When I was a kid, I loved Choose Your Own Adventure books. Maybe it was the sense of power they gave me, maybe it was the idea of multiple stories contained in one story, maybe it was just the novelty factor.
Sometimes, I would make a choice that turned out badly. My favorite character would be imperiled; a potentially fascinating door would suddenly close; an unpleasant new situation would present itself. Like many other Choose Your Own Adventurers, I’d flip frantically back through the book, trying to find the place I’d gone wrong. This was never successful. I could never get the story to go exactly how I thought it should.
Earlier this week I got to reconnect with a great mentor and friend. Cheryl was the pastor who invited me to apply for the outreach / youth worker position at the church she served in Milwaukee. She was the pastor who said to me, “You should go to seminary” and made the appointment and drove me down to Chicago at 6 AM. She was also the pastor who met two Lutheran PhD students at the Marquette theology department potluck and invited them both to church. “Maybe you can date one of them,” she said, and lo: I could, and the two of us just celebrated our tenth wedding anniversary this spring.
So, Cheryl has shaped my life in profound ways. As we reminisced over lunch, I reminded her that I spent two years working at St. Paul’s, in part, because she said, “You should work here for two years and then go to seminary.”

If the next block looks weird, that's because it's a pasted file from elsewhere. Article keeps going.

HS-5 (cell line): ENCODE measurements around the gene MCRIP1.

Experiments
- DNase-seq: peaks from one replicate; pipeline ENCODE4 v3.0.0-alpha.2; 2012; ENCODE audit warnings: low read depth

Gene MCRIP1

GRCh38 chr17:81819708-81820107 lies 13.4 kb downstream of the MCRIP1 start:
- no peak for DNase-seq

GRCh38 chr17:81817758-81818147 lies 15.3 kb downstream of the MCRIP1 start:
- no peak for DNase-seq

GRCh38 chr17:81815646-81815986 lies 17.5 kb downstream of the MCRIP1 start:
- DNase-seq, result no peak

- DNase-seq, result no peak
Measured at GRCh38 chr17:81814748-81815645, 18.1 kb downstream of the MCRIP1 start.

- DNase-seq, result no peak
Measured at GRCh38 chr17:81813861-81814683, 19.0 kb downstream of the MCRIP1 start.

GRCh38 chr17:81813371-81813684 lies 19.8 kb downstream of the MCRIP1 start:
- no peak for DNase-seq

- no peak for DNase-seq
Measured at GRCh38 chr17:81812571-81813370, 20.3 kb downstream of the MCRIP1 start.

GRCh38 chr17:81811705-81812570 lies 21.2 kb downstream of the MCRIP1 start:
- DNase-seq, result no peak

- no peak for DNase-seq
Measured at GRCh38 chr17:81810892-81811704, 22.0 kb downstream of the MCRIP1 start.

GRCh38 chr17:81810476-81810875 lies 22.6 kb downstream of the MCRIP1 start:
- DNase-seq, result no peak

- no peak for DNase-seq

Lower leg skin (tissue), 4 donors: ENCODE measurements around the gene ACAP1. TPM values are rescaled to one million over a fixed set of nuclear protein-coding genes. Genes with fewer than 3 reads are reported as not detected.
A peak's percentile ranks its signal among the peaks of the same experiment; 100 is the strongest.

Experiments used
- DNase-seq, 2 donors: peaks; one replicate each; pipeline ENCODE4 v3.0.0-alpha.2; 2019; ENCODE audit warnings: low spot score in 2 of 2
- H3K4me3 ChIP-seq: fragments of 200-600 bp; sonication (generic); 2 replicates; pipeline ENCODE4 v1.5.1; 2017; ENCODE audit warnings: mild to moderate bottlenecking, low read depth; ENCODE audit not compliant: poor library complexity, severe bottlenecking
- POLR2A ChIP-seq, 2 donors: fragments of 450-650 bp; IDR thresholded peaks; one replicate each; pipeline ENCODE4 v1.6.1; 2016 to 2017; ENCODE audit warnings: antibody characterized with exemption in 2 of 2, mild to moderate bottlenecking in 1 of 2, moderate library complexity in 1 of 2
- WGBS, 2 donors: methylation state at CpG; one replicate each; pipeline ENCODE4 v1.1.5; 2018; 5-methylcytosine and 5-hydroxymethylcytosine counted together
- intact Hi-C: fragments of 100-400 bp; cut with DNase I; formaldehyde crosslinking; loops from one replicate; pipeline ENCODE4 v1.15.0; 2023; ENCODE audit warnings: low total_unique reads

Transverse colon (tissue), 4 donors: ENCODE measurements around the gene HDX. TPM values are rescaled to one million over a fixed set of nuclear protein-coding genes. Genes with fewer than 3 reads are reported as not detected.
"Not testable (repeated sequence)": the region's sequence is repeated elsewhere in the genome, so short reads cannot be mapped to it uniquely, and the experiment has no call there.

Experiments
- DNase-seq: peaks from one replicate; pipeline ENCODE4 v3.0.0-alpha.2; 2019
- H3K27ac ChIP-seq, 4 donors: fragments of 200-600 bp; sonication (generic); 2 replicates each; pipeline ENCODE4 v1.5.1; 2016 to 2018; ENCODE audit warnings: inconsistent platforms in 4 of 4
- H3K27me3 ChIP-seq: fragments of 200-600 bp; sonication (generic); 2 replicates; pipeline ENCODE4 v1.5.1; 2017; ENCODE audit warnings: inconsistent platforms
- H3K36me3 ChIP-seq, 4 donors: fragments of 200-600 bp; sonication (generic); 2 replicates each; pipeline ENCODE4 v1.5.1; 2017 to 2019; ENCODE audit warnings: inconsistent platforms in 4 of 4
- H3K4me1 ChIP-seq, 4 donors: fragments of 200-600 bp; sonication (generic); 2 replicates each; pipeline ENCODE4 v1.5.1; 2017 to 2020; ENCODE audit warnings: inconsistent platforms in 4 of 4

“Wow. I forgot how bossy I was,” she said.
“But it was in the second year that I met Mike,” I said. “If I hadn’t worked another year I probably wouldn’t have met him.”
Well, perish the thought. But it made me wonder: what if I hadn’t met Cheryl, either? If I hadn’t met Mike, aside from all the obvious “wouldn’t’s”, I probably wouldn’t have put Southwestern Minnesota as one of my top preferences, and so I might not have ended up here. If I hadn’t met Cheryl, I might not have become a pastor at all.
Then there are the things that happened that led to me meeting Cheryl: I came to Milwaukee to do the Lutheran Volunteer Corps; I went to church with a woman in college who later came back to be a short term recruiter for LVC; my parents decided to join an ELCA church when I was fourteen. The list goes on.
If you had asked me, at pretty much any point in my life, to predict where I would be in 2016, never would I ever have said, “I will be a Lutheran pastor in a small town in Minnesota. I will know the names of all the engines on Thomas and Friends and I will occasionally try my hand at the Lego Movie video game because it makes my seven-year-old daughter really happy.”
It makes me really happy, too. This small town pastor / parent / partnered life challenges and sustains and wows me in ways I never could have imagined. Somehow, the choices I made, the relationships I formed, and the experiences I had have led me here. (Pro Tip: And, you know, God might have been involved in the whole thing, too.)
I couldn’t have planned it–I couldn’t have flipped forward or back in the book of my life to get this exact result–but I can’t imagine another adventure that I would choose instead.
What surprises you about the adventure you’re on right now? Is there anything you would change?